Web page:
Future Pasts ethnomusicologist works with BBC journalist to create radio programme on the Damara King's Festival

December 19, 2016

 

At the beginning of November, Angela Impey went to Namibia with the acclaimed BBC journalist, Robin Denselow, to make a radio documentary about the Damara King’s Festival, which took place in Okombahe (Erongo Region), viewed many many as the current 'capital' of the ǂNūkhoen (Damara) people. Namibian project partner and film maker, Andy Botelle (Director of Mamokobo Film and Research), joined them from Windhoek to film the event.

 

The festival, which is little known to most Namibians, yet draws Damara 'nations' (!haoti) from across west Namibia and beyond, was announced on a dedicated Facebook site as follows:

 

His Royal Highness, the King of the Damaran, the second largest tribe in Namibia, Justice |Uruhe ||Garoëb, Invites You All to the 10th Largest Damara Traditional and Cultural Festival

Dates: 4th to 6th November 2016.

34 Clans, 14 Regions, 10 000 People - 6 Brass Bands, 34 Cultural Groups, 20 March- |gaisa Artists - 48 hours of Singing, Dancing, Drumming, Marching and Connection to the Ancestors.

The Queen of Meat and Food Feast: 5 Donkeys, 10 Zebras, 10 Oryxs, 2 Cows, 10 sheep and 10 goats...

 

Long Live the Spirit of Harambee!!!

Long Live the Unity of the Damaran!!!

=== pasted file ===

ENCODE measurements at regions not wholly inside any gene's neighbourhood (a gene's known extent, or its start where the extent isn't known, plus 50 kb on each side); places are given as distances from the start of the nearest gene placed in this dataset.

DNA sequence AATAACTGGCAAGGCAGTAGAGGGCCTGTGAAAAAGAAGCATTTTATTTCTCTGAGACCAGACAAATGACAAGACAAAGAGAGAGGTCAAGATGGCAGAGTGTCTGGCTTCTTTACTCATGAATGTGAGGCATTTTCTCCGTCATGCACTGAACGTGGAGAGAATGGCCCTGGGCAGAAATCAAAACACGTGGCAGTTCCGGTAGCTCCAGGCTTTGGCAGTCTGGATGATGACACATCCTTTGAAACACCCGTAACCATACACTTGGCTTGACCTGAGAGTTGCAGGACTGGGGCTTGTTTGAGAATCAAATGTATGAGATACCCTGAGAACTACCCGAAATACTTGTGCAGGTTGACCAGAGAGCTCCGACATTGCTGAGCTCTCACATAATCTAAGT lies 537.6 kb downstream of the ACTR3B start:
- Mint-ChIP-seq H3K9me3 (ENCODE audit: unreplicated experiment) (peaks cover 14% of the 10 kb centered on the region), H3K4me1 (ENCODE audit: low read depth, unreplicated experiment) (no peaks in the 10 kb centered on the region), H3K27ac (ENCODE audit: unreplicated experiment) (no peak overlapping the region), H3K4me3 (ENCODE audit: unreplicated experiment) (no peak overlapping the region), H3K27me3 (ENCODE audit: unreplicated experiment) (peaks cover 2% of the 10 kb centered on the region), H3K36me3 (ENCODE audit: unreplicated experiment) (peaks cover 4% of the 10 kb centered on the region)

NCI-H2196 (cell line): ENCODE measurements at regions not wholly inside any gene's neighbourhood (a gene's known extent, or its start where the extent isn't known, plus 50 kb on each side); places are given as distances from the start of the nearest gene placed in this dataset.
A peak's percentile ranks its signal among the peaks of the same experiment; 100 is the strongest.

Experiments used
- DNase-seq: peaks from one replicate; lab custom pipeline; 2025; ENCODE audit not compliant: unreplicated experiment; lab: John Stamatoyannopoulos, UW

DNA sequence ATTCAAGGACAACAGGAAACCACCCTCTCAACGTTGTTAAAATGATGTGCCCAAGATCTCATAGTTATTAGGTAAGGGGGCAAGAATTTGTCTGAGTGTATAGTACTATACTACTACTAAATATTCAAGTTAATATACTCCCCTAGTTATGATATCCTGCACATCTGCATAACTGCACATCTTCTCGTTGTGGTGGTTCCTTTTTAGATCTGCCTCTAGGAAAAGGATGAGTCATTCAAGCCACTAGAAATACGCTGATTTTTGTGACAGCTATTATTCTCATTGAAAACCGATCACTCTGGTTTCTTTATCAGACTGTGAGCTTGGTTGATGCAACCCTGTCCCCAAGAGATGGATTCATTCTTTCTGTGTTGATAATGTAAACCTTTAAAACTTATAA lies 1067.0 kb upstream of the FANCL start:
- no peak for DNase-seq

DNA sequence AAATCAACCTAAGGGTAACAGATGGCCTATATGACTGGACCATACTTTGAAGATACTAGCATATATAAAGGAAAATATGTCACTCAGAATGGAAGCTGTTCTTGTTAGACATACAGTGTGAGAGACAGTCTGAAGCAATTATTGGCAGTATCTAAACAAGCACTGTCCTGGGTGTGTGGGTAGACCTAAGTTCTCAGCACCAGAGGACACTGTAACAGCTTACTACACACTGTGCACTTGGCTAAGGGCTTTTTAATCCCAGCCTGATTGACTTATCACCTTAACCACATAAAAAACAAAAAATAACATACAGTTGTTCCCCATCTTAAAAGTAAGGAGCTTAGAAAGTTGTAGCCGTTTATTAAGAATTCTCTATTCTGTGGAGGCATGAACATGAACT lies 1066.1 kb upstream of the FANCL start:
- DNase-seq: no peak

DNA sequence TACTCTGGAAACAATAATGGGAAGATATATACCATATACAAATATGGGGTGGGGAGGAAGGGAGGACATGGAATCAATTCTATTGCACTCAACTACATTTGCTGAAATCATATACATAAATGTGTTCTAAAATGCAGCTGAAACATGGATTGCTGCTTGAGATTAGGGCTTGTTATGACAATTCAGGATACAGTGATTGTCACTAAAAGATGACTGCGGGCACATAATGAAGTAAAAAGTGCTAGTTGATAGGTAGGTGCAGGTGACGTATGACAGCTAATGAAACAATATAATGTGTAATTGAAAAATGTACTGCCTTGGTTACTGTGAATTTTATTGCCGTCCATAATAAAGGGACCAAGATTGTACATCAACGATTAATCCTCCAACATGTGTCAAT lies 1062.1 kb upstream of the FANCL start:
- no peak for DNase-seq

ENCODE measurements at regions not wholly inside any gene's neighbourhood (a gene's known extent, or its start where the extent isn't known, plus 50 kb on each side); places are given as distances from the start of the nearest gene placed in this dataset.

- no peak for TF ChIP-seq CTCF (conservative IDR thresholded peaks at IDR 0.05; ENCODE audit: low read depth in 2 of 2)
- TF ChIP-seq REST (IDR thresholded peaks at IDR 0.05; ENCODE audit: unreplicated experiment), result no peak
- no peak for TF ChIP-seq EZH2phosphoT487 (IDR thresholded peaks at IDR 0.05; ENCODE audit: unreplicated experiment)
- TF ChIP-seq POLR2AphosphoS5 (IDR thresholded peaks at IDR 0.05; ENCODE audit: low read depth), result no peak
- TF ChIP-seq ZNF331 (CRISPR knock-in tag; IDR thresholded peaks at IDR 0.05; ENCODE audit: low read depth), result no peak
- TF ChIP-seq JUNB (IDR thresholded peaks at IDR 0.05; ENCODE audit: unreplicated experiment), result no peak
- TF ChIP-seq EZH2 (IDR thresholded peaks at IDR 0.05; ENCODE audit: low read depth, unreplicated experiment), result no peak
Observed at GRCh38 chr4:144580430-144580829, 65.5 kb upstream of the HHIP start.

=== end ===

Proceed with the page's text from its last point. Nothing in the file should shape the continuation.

No Damara Clans Shall be Left Out!!!

We are All Equal in the Namibian House!!!

One Namibia, One Nation.....

 

See you in Okombahe Next Weekend.....

 

The Damara Kings Festival, first established 32 years ago, is a public commemoration of Damara history, locality and identity. It serves as a cultural focus for learning about Damara pasts, and about the role of traditional authority and its place in the modern nation state. Further, it is a celebration of community, social interaction and traditional values. Typical of community festivals of this nature, it is a colourful public spectacle of renewal, drawing on cultural performances to reflect upon and define Damara / ǂNūkhoen identity, to dramatise collective knowledge and senses of belonging, and to promote both stability and change.

 

Listen here to Robin Denselow’s report on BBC Radio 3's World on Three, broadcast on 9th December 2016.

 

 

 

 

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© 2015-2019 by Future Pasts. Background image: grassland, Erongo Region, west Namibia, April 2008.